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     First person point of view is when the story is narrated by the main character.  The reader would be able to know what the main character is thinking and feeling in addition to what they are doing, but they would not have this same connection to any of the other characters.   The story is also limited to the main character’s “line of sight”, which means the author cannot explore what is happening to another character that the narrator is not in direct contact with.  This view can be identified by the use of pronouns such as “I”, “we”, or “us”.  

     Second person point of view is when the narrator explains, directly to the main character, what is happening or has happened to them.  The reader would then become the main character, being guided on what to do or how to feel by the narrator. This view can be identified by the use of the pronoun “you”. 

     Third person point of view is when the story is told by an outsider looking in.  The narrator is able to see what is happening to each character, even if the characters are unaware of what is happening to one another.  The author is able to convey the thoughts, feelings and actions of all characters, not just those of the main character.  This view can be identified by the use of pronouns such as “he”, “she” or “they”.


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     Once it has been decided what point of view to use, an author must then decide what tense the story should be told in.  As Nicole Thomas says in her article Past vs. Present Tense When Writing, the tense chosen can set the mood of the novel.  Eileen Albrizio’s article, mentioned earlier, points out that sometimes the choice in point of view will steer an author towards the use of a particular tense.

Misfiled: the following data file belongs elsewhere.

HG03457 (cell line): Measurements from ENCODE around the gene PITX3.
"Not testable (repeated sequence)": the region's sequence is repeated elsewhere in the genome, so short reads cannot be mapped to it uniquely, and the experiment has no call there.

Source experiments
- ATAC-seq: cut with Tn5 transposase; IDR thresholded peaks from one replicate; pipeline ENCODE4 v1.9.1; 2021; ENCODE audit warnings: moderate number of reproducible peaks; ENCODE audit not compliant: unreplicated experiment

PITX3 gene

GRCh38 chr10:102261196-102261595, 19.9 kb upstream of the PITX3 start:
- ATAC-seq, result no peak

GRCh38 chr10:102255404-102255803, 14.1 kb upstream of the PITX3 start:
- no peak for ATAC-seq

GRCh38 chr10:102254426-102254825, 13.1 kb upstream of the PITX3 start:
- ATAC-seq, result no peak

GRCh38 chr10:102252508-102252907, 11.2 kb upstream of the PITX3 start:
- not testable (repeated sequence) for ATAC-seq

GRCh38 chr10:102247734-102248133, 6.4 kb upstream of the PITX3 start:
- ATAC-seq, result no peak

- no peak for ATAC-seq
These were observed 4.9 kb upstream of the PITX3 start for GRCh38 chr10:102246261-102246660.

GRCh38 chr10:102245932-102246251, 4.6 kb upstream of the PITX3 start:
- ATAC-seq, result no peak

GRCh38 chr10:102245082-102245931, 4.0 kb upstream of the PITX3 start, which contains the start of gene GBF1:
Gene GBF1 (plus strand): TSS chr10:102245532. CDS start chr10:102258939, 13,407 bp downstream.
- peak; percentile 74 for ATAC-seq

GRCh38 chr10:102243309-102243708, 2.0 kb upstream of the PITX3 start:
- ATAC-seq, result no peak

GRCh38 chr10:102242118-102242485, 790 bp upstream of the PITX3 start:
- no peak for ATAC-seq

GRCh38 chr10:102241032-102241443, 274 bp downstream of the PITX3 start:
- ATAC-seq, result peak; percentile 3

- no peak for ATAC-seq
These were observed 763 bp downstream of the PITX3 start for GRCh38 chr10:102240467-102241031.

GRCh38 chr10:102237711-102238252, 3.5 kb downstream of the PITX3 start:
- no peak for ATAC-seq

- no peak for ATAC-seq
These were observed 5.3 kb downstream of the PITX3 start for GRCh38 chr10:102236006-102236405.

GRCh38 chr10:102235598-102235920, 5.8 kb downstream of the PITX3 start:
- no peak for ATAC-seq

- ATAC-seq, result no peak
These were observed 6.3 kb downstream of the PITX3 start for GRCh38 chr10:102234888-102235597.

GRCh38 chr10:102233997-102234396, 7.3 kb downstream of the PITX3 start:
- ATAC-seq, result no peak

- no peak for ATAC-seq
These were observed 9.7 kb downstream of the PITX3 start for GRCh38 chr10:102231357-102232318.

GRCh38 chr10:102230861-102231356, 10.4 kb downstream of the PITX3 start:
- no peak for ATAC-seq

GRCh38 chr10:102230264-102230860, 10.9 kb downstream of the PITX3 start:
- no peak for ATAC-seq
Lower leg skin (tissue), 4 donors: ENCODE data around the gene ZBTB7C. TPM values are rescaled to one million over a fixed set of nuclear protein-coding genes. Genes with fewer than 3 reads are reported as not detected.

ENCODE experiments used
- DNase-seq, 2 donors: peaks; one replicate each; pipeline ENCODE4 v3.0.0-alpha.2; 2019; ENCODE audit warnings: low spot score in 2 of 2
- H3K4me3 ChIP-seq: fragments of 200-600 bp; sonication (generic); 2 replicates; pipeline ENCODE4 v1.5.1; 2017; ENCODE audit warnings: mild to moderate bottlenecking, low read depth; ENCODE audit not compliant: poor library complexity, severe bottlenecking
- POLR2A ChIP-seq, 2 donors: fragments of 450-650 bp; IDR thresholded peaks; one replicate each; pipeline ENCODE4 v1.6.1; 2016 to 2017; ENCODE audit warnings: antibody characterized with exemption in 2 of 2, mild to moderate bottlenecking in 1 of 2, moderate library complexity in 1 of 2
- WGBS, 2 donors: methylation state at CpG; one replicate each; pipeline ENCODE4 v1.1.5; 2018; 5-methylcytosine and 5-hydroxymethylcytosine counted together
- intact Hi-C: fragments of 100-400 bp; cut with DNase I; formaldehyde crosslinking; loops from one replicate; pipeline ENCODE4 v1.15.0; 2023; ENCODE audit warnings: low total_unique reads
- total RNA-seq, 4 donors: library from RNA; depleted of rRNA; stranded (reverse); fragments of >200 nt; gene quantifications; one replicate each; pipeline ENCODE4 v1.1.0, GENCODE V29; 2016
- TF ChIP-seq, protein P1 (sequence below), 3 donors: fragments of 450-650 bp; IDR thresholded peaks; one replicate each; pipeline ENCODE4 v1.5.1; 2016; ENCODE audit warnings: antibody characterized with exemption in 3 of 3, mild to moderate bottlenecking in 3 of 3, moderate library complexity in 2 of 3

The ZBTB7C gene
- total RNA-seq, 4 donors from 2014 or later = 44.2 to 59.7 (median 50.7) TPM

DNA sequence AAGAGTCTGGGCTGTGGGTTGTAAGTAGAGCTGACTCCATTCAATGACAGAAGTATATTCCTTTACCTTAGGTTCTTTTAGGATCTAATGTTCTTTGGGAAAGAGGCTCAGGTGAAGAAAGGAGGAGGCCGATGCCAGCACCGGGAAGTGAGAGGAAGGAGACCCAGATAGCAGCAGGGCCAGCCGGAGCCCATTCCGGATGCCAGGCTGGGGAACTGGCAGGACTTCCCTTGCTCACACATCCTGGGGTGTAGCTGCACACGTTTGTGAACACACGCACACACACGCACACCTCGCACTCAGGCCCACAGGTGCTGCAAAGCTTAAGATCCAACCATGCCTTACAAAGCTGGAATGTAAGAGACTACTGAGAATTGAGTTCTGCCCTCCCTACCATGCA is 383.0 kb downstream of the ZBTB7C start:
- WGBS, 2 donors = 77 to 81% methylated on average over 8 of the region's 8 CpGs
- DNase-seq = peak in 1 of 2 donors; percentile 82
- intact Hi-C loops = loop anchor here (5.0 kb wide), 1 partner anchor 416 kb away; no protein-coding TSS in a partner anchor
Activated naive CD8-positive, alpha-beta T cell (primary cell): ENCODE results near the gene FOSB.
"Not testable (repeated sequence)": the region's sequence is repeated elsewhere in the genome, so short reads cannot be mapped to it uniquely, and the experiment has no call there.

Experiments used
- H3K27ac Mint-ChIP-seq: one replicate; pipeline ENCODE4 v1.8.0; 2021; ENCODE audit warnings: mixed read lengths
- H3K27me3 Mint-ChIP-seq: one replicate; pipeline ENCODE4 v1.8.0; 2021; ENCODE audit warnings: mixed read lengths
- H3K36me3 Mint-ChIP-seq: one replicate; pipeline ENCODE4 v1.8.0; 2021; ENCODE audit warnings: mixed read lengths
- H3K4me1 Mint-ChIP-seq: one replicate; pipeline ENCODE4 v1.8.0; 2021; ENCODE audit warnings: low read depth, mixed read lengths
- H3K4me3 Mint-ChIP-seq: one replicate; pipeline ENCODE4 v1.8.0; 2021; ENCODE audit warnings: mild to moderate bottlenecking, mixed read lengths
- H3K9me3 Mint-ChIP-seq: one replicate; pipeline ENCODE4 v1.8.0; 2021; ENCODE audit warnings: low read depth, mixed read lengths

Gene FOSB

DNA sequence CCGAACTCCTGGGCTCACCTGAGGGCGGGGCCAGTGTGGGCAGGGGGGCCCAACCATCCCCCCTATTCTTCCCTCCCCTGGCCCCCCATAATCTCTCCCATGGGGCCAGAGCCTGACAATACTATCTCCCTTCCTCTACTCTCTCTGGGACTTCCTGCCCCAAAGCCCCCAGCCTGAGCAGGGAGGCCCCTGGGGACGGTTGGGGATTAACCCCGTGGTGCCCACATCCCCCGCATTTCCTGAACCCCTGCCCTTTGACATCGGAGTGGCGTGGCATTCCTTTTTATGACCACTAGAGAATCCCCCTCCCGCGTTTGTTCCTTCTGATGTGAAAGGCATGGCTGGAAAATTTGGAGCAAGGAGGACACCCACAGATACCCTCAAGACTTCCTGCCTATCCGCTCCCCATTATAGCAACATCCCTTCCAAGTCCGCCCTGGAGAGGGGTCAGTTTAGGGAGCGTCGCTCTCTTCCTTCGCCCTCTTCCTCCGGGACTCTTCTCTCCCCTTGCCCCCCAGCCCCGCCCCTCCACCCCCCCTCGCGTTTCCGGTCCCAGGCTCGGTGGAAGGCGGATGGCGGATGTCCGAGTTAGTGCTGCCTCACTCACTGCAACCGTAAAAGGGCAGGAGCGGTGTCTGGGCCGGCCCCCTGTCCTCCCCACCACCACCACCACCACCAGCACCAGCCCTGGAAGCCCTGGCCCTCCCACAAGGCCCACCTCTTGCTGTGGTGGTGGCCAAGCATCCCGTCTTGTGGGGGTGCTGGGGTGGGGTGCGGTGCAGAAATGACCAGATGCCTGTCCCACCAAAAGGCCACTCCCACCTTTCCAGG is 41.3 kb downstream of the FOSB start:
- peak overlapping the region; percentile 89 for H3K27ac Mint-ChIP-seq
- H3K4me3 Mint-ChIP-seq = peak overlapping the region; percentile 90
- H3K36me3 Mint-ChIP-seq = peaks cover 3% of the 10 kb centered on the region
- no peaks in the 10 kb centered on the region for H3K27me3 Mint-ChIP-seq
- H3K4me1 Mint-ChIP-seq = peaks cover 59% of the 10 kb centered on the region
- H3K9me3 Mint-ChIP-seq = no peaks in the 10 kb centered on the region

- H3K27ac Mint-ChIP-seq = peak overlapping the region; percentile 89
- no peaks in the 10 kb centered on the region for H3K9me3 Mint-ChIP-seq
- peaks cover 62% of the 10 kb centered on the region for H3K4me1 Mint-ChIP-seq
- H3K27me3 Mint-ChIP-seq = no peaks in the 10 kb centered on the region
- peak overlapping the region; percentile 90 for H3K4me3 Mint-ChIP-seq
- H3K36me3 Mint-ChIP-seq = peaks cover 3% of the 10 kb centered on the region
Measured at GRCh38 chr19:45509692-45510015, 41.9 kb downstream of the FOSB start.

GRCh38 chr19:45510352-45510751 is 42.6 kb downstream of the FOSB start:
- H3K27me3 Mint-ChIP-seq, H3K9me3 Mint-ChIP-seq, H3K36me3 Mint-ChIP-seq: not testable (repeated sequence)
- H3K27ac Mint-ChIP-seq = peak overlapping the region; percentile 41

The use of past tense means that the narrator is already aware of everything that has or is currently transpiring.  Future events can be hinted at or foreshadowed, because the narrator already knows the final result.  Through the use of past tense, a first person narrator could describe how other characters felt at a particular point because it may be revealed to them at a later point in time.  This is the most common tense used by writers.  Why?  According to Nicole Thomas’ article, this is the way our brains are programmed to write.  We tend to reflect on events that have already occurred.

     The use of present tense means that events are unfolding at the time the reader is reading about them.  The future is unknown to both the reader and the narrator and can only be revealed as time goes on, creating a sense of camaraderie towards the main character.  Nicole Thomas advises that present tense works best when used with the first person point of view.  Does this mean that it cannot be used with any other point of view?  Absolutely not.  Eileen Albrizio’s article explains how to use present tense with the various points of view.

     The use of future tense means that events have not yet occurred; everything is about to happen.  This is a great way to create suspense, but can heavy for the reader and is best used when writing short fiction.

Decision Time

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     Now that all of the options have been explained, it is time for the author to determine the combination to use.  Is there a formula for success?  Unfortunately, there is no specific combination of point of view and tense that will determine if a novel will succeed or fail.  What works for one author, may not work for another.  And even for the same author, what works for one novel, may not work for another.  The choice is dependent on things like the author’s comfort level,  skill or intention.  There is no right or wrong choice.  The key is to remain consistent in your choice to avoid confusing the reader.